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Photo: Children play soccer in a park

Hard work pays off: even sick people benefit from physical activity

01/07/2016

Children instinctively know this – exercising is fun, makes you happy and keeps you fit. This begs the question of when and why this innate love for movement dwindles in many of us as we get older. After all, diseases like type 2 diabetes or high blood pressure can be considerably controlled with sufficient exercise.
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Photo: Two people with recumbent bikes during a race; Copyright: ETH Zürich/Alessandro Della Bella

Cybathlon: A new type of competition for people with disabilities

01/07/2016

Technical means that lend superpowers to humans are quite normal in comics and movies. In reality, their purpose is much more mundane: They are supposed to help people with disabilities in everyday life. MEDICA MEDICINE + SPORTS CONFERENCE, that takes place at MEDICA in November, is dealing with this topic, too.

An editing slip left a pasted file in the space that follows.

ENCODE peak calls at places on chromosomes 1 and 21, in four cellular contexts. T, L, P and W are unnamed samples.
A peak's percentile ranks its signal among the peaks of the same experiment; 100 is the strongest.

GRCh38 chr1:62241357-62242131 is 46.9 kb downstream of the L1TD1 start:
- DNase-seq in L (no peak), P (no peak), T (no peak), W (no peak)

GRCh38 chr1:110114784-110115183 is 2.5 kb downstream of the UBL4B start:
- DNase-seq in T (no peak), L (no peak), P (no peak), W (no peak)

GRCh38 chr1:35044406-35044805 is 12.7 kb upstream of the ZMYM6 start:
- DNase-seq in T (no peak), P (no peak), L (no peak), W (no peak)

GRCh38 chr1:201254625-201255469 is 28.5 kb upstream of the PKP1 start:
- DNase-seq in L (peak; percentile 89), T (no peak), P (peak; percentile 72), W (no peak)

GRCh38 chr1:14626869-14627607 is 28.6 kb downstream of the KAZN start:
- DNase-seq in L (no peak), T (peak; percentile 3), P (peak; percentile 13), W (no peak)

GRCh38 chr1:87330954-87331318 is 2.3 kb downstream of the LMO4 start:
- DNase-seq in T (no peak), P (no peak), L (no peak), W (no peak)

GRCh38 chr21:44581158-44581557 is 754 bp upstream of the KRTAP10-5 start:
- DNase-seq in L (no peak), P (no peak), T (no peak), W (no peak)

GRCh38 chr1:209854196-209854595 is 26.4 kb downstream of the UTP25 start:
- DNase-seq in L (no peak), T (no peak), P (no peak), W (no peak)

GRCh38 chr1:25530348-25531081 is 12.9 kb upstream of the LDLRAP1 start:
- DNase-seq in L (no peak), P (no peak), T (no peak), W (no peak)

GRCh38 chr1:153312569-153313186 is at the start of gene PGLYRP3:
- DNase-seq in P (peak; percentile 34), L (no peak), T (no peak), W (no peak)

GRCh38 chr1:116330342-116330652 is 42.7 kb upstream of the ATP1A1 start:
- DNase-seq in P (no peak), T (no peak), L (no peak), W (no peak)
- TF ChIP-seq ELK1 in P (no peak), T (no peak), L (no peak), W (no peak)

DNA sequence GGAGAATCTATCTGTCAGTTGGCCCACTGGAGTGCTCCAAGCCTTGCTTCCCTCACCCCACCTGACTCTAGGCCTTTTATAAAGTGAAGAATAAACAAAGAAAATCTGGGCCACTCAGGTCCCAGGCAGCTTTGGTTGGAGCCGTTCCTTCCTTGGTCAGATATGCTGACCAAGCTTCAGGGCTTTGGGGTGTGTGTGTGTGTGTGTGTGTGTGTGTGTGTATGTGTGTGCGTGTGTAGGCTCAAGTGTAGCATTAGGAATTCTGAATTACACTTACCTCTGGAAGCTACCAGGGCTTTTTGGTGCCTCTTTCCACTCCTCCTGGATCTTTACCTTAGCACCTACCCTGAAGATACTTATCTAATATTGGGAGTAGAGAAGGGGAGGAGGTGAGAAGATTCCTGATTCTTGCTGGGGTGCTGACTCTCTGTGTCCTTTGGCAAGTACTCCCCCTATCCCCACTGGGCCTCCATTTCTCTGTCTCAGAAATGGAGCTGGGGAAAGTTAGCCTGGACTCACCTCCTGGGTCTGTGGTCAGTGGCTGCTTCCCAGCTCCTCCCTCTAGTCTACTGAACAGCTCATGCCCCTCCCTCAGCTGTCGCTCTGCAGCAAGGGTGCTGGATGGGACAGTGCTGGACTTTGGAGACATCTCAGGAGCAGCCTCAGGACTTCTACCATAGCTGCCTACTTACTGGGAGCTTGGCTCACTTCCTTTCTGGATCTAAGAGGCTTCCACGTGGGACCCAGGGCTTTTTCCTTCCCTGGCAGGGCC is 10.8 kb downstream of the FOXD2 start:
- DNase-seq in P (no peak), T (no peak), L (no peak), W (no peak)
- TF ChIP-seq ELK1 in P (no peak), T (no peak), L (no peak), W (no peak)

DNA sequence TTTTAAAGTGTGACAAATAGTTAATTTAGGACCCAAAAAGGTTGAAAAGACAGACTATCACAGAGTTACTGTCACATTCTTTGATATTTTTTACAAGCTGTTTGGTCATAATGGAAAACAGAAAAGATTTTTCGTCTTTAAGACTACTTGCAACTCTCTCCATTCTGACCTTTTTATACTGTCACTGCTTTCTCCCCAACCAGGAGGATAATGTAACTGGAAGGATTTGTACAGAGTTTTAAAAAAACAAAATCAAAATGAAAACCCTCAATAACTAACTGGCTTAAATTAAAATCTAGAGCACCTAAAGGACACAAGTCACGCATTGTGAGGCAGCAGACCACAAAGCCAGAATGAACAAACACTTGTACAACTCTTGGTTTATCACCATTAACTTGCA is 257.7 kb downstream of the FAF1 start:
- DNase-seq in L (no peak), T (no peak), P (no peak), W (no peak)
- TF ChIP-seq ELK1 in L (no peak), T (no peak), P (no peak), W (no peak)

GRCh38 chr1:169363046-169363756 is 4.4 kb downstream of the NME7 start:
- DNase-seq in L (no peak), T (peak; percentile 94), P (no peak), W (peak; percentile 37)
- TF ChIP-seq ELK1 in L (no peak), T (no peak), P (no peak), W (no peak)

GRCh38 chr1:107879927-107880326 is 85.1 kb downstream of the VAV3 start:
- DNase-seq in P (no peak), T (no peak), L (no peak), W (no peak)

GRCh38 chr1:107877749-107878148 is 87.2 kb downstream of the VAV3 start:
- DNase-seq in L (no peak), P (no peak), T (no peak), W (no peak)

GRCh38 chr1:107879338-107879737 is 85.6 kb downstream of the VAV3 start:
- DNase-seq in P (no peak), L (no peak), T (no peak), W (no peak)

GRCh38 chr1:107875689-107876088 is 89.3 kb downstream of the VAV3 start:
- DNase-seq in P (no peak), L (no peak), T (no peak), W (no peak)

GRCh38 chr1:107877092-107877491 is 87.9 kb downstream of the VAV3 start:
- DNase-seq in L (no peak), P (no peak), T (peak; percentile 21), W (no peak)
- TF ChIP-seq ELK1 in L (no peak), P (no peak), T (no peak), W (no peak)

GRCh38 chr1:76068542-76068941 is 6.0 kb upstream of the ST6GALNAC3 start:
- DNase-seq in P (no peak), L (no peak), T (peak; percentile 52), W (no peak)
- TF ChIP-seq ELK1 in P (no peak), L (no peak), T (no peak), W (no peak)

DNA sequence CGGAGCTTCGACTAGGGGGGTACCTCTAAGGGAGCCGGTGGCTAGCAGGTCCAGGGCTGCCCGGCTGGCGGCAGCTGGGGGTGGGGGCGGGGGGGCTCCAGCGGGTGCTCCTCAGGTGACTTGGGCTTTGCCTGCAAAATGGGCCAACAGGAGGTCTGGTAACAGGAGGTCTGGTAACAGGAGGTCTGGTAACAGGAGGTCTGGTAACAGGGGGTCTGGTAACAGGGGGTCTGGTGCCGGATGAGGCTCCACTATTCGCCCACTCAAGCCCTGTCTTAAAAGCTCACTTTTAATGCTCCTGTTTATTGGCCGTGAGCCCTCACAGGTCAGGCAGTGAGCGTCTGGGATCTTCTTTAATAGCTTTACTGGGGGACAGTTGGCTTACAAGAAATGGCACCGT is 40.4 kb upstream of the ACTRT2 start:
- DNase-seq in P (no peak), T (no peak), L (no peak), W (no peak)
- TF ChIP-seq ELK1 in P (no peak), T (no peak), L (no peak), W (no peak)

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Photo: physicians at station

Gram-negative bacteria pose a major challenge for hospitals

01/06/2016

Every day, people are admitted to the hospital, discharged or they visit patients. This large number of people increases the risk of bacteria transmission. Preventative measures such as short-sleeved uniforms and copper surfaces can help by improving hospital hygiene but they cannot replace the legal requirements for hygiene measures.
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Photo: Hospital  bed

Textiles used in hospitals and medical offices – germs don’t stand a chance

01/06/2016